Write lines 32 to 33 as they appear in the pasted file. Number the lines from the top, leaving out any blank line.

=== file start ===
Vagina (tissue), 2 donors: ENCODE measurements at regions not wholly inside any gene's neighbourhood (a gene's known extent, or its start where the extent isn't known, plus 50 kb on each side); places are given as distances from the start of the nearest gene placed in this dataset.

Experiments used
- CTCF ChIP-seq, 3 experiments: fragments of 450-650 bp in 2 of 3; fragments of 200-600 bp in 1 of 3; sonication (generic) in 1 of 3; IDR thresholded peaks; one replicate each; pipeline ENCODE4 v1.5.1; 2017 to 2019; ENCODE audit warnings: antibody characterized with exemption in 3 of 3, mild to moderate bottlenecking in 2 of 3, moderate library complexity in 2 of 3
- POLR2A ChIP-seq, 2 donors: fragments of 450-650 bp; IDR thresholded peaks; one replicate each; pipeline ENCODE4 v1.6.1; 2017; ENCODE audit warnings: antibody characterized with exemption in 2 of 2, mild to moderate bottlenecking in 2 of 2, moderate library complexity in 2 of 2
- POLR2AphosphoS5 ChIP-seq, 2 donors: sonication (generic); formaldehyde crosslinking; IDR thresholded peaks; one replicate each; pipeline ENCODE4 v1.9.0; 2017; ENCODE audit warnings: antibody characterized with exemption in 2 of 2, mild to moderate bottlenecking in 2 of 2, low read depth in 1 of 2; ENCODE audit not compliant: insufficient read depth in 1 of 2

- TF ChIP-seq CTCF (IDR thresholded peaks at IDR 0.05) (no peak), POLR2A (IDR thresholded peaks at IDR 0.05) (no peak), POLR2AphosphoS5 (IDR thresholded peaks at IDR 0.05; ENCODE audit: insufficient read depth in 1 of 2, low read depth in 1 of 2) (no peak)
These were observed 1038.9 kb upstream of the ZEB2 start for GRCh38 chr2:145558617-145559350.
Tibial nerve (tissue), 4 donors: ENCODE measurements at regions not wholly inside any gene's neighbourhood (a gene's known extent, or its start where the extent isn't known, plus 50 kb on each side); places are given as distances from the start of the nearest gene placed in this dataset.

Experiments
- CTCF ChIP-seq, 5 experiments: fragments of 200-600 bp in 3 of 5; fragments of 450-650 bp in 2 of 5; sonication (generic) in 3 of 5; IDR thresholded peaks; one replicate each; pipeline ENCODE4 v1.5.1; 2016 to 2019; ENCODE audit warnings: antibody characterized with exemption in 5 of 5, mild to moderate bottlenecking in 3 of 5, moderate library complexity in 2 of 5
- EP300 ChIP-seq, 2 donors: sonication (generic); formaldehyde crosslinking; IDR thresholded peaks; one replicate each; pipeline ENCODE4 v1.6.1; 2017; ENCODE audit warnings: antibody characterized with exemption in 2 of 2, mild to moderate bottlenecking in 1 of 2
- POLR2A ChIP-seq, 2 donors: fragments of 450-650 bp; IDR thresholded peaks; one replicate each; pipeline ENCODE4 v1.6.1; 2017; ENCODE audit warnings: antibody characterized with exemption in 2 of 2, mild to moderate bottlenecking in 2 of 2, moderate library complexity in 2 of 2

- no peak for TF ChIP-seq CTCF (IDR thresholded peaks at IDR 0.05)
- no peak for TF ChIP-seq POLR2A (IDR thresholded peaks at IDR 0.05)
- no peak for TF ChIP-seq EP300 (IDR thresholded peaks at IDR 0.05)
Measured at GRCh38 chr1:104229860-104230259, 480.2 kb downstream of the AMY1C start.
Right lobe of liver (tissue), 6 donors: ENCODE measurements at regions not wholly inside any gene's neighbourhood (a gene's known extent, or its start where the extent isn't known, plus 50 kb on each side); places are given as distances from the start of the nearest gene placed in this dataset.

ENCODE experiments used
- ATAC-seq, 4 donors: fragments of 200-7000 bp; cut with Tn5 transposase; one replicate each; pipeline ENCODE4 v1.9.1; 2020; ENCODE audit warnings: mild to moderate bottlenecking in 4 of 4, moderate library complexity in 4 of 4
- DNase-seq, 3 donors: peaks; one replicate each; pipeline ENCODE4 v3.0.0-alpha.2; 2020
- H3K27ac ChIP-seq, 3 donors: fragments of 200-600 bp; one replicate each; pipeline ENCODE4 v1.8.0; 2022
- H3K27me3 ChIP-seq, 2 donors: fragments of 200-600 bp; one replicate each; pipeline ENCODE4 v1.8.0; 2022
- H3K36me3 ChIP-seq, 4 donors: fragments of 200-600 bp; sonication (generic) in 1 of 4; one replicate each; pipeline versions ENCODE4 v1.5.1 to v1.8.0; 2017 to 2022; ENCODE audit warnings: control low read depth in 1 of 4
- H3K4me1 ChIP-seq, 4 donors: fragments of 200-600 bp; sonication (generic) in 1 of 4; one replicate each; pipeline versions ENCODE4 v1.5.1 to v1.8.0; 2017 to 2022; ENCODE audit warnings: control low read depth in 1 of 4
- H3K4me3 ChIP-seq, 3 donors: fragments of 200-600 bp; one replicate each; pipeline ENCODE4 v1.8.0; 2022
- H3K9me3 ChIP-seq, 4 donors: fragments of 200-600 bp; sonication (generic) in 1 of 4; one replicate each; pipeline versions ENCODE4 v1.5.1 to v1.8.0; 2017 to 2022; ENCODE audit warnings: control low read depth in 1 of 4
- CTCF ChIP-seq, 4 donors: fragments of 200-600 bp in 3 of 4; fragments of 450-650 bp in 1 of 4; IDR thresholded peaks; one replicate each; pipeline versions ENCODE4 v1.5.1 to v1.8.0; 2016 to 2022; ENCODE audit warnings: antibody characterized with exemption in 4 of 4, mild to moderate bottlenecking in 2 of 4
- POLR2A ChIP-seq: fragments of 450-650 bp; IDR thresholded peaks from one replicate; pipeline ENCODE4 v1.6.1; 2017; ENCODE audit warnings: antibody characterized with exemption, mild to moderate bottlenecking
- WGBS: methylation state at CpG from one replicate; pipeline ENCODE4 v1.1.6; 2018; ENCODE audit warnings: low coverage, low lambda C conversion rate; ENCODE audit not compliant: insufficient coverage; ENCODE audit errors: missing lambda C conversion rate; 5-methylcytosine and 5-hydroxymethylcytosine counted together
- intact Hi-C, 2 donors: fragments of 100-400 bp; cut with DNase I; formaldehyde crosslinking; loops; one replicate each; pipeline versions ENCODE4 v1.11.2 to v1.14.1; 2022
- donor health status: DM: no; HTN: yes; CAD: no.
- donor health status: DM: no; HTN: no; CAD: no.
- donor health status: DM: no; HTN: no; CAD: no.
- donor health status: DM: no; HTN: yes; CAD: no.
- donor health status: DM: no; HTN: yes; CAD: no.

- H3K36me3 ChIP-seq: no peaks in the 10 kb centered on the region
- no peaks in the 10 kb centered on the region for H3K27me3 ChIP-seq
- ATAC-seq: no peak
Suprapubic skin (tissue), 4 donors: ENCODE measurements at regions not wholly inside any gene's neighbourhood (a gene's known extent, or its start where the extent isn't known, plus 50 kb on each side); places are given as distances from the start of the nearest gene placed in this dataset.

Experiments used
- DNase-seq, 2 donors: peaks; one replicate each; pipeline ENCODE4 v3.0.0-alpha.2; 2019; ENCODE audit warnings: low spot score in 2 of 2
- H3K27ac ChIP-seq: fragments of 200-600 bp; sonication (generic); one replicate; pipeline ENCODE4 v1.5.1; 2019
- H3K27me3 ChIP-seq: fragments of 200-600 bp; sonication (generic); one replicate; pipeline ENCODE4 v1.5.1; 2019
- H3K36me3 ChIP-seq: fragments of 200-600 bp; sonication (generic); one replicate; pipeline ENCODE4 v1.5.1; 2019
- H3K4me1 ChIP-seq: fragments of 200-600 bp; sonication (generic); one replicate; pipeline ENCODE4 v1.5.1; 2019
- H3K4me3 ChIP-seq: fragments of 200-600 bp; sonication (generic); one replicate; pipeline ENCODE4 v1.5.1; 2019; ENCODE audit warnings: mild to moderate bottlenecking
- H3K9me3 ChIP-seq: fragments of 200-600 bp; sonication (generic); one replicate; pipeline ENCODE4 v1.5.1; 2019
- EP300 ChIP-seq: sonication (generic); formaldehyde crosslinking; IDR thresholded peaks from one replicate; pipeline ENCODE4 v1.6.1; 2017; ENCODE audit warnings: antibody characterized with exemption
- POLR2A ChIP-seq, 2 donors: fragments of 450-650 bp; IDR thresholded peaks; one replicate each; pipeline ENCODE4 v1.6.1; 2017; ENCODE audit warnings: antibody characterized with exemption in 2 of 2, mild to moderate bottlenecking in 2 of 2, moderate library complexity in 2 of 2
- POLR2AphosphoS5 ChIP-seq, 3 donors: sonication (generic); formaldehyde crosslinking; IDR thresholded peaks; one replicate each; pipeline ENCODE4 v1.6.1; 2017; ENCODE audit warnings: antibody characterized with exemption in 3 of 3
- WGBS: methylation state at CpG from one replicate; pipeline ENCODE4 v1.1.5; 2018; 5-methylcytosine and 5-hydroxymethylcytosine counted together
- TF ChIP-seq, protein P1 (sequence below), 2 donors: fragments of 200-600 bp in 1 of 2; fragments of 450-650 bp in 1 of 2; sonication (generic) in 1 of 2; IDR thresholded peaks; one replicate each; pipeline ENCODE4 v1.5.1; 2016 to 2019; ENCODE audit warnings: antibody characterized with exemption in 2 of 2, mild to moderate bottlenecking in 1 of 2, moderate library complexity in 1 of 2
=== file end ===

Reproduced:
- donor health status: DM: no; HTN: no; CAD: no.
- donor health status: DM: no; HTN: no; CAD: no.